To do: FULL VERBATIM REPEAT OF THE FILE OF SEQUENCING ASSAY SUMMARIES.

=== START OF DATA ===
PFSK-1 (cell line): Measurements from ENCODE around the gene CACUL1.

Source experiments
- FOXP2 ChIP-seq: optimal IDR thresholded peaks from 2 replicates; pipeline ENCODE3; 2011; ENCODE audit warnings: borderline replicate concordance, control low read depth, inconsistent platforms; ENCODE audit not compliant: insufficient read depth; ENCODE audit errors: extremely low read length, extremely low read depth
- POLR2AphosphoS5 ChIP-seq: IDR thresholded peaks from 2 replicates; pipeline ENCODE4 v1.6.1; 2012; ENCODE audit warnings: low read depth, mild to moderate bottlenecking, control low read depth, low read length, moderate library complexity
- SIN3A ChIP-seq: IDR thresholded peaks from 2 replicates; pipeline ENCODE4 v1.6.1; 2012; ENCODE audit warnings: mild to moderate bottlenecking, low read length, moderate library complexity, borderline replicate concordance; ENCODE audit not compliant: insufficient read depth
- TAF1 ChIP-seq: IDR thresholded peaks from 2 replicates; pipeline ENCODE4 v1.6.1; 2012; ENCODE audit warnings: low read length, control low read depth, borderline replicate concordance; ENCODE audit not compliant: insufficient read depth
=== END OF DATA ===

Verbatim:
PFSK-1 (cell line): Measurements from ENCODE around the gene CACUL1.

Source experiments
- FOXP2 ChIP-seq: optimal IDR thresholded peaks from 2 replicates; pipeline ENCODE3; 2011; ENCODE audit warnings: borderline replicate concordance, control low read depth, inconsistent platforms; ENCODE audit not compliant: insufficient read depth; ENCODE audit errors: extremely low read length, extremely low read depth
- POLR2AphosphoS5 ChIP-seq: IDR thresholded peaks from 2 replicates; pipeline ENCODE4 v1.6.1; 2012; ENCODE audit warnings: low read depth, mild to moderate bottlenecking, control low read depth, low read length, moderate library complexity
- SIN3A ChIP-seq: IDR thresholded peaks from 2 replicates; pipeline ENCODE4 v1.6.1; 2012; ENCODE audit warnings: mild to moderate bottlenecking, low read length, moderate library complexity, borderline replicate concordance; ENCODE audit not compliant: insufficient read depth
- TAF1 ChIP-seq: IDR thresholded peaks from 2 replicates; pipeline ENCODE4 v1.6.1; 2012; ENCODE audit warnings: low read length, control low read depth, borderline replicate concordance; ENCODE audit not compliant: insufficient read depth